The Linguist

The Linguist 52,6

The Linguist is a languages magazine for professional linguists, translators, interpreters, language professionals, language teachers, trainers, students and academics with articles on translation, interpreting, business, government, technology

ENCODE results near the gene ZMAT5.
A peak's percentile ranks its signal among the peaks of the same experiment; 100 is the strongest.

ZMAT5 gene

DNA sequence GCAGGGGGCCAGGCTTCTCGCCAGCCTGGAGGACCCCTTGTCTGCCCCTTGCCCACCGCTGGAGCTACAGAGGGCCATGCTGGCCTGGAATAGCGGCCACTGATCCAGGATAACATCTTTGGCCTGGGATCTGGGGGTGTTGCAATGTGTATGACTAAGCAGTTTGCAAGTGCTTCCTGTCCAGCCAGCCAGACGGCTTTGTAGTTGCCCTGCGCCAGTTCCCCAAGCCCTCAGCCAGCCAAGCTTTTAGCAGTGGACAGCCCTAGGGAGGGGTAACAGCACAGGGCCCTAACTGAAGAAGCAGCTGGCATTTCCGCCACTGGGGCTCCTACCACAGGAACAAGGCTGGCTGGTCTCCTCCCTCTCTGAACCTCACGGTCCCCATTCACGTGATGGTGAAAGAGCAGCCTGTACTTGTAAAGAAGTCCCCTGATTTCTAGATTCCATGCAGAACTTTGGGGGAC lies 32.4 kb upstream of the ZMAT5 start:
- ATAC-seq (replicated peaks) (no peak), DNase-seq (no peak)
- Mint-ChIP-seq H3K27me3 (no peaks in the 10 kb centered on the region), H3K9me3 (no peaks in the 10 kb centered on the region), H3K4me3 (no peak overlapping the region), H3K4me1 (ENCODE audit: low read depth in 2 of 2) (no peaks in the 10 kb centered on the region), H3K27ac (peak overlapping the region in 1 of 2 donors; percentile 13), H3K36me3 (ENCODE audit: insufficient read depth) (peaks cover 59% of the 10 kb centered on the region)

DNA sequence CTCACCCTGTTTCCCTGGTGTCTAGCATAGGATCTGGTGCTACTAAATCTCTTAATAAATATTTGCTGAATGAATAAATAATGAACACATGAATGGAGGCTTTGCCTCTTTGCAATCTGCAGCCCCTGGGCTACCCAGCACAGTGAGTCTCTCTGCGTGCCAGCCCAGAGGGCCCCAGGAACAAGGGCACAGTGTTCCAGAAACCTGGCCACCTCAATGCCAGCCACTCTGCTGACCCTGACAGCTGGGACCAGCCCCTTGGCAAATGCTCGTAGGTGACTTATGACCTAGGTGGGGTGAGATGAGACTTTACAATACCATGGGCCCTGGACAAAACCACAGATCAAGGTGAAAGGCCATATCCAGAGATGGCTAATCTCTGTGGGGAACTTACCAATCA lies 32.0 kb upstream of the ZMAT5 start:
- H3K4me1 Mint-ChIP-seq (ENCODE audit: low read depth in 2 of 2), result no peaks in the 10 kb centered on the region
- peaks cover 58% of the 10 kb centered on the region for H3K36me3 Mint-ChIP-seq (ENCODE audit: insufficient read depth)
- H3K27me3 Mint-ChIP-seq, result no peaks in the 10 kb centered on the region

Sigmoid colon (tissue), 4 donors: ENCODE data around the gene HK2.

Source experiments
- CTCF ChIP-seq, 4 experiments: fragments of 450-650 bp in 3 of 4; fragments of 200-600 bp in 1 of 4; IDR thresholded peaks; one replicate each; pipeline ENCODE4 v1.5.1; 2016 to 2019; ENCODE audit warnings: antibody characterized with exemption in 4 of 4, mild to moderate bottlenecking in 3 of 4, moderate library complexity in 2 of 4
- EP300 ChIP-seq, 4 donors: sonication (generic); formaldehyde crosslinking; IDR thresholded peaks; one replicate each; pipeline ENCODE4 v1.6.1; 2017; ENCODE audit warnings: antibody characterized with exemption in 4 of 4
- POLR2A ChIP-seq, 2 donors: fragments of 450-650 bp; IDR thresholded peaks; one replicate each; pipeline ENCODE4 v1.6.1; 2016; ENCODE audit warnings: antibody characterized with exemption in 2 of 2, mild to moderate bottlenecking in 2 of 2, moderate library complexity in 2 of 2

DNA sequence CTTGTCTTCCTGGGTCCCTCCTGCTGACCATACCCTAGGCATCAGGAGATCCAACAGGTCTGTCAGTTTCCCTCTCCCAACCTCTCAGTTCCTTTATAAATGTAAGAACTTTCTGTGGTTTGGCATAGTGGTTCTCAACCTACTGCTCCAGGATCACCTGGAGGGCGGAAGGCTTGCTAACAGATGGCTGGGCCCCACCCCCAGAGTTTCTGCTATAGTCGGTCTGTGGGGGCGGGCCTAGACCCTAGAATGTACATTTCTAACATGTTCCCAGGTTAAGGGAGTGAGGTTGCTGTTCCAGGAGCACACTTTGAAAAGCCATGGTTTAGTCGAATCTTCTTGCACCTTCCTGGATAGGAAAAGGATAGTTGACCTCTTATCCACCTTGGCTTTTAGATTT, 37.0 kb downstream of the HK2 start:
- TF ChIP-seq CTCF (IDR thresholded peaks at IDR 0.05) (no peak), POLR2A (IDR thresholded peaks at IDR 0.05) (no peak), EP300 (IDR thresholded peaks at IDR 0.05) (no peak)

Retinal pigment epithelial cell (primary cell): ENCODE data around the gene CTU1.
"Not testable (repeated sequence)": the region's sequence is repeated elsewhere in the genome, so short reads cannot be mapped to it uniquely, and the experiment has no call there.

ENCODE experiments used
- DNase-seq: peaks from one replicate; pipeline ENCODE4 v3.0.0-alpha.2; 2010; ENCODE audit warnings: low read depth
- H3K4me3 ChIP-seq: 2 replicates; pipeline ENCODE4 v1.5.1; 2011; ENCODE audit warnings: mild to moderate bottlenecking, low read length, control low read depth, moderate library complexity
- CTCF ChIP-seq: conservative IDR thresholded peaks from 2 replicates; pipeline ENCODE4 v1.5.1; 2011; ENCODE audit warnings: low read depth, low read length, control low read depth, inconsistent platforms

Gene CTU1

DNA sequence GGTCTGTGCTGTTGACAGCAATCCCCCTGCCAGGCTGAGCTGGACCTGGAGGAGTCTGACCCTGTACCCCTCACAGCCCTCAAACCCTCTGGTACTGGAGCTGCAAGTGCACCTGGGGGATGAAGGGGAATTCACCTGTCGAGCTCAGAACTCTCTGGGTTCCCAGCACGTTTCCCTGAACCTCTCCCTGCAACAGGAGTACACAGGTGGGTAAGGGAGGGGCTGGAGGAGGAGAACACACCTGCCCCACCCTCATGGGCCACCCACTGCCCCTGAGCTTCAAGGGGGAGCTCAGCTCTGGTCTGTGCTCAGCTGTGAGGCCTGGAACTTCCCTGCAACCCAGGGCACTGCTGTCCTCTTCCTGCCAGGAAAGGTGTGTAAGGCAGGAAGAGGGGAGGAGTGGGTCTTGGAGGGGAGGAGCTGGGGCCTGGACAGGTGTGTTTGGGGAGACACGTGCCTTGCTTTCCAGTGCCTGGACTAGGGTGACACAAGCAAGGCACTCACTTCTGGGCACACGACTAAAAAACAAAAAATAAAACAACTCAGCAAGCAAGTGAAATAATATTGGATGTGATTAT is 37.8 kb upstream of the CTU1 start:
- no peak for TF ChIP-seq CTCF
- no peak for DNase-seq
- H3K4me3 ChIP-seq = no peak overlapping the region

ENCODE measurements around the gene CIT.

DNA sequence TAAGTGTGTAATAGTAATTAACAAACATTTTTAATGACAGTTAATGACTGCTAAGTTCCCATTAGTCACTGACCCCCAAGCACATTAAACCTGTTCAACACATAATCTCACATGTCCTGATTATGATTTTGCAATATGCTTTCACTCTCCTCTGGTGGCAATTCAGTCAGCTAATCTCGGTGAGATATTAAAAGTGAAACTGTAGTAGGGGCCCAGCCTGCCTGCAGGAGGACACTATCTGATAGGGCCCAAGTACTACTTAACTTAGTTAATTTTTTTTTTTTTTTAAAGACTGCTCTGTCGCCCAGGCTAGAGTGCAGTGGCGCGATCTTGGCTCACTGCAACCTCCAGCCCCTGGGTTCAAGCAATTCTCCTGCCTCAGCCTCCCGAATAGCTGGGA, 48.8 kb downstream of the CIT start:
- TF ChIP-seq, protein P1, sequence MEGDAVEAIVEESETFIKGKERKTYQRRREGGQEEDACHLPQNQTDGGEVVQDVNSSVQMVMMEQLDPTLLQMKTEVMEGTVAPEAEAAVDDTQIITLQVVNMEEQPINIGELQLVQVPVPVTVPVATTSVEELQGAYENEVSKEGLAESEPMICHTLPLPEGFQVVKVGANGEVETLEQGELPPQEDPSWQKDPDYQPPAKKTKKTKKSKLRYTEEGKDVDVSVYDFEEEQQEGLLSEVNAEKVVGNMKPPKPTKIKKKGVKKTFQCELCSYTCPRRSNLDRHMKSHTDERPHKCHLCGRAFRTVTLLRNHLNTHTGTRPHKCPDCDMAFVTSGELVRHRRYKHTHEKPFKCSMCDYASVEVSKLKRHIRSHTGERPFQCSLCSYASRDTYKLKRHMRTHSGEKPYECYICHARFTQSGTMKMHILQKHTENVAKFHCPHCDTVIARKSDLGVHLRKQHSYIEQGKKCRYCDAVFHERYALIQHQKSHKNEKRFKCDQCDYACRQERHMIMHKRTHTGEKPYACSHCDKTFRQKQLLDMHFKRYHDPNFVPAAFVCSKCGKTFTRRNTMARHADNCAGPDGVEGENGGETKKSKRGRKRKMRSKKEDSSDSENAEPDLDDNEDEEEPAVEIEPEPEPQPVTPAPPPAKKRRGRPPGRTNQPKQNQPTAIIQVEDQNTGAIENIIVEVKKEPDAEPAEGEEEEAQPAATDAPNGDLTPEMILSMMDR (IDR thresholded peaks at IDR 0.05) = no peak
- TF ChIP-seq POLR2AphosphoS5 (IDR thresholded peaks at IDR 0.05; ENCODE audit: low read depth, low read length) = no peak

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© ISTOCKPHOTO FOCUS: CAT TOOLS Working together How easy is it to switch between CAT tools, and which offer the best interoperability, asks Angelika Zerfaß ouldn't it be nice if it didn't matter which translation tool you used to get the job done? If the data could be moved between tools without any loss or difficulties? That would be true interoperability. But even though we have standard formats for exchanging translation memory data through TMX and for exchanging translation files through XLIFF, interoperability is still something that has only partly been achieved. There are some considerations to be taken into account when moving between tools, and as soon as conversions come into play, the chance of something going wrong – or at least not exactly right – increases significantly. W Exchange files Let us take TMX (Translation Memory Exchange format), which is used to transport translation memory (TM) data between tools. It works well for segment pairs, but whether formatting information can be exchanged and reused depends on the tools involved. To test this, we translated the same files (in Word, InDesign, html and XML) using various TM tools. We set up the tools so that metadata would be saved with each segment pair (a text field containing the file name and 16 The Linguist a pick-list field containing two values: website and marketing). Then we exported the TMs to TMX and imported them into all the other tools. The interoperability comparison chart opposite shows the exchange between two of the tools tested and what file formats yield the best results. Admittedly the samples were quite small. For InDesign INX, you get the highest recycling rates when moving from Trados 2009/2011 to memoQ, whereas moving from memoQ to Trados 2007 (not shown in the chart) provides the lowest rates. Exchanging TM data generated from Word or html files usually yields higher recycling rates than exchanging data from other file formats. The reasons for the lower match rates are manifold. It can have to do with the segmentation rules – ie, the way a tool splits the text into segments. It could be the way the tool saves formatting information to a TMX file – whether it is given as explicit information, such as 'bold', or as a non-specific placeholder (eg, '[1]'), meaning there was some kind of formatting at this place. These issues can make a difference during translation when it comes to matching a segment from the document to the one in the TM. The DECEMBER 2013/JANUARY 2014 same goes for all other kinds of placeholders, eg, for images, tags and references. There is not much we can do about this. One solution would be to clear the TMX file of all tags and formatting during import, if a text-only-import feature is available. Another, more involved, technique would be to search and replace the way tags are written in one tool with the way they are written in another before importing. But this usually only makes sense for large TMs where the match rate would otherwise decrease by 15 percent or more (for example, when moving from FrameMaker to XML format). Bilingual formats When it comes to translation files, we mostly have to deal with something derived from XLIFF (the XML Localisation Interchange File Format), which was designed to be a bilingual container for translations. It is similar to TMX but with possibilities to save additional information, such as the status of a translation (confirmed, edited, rejected) or the history of the changes within a segment. Take a look at the file formats some of the tools produce and you will see that they are using XLIFF as the basis for saving the

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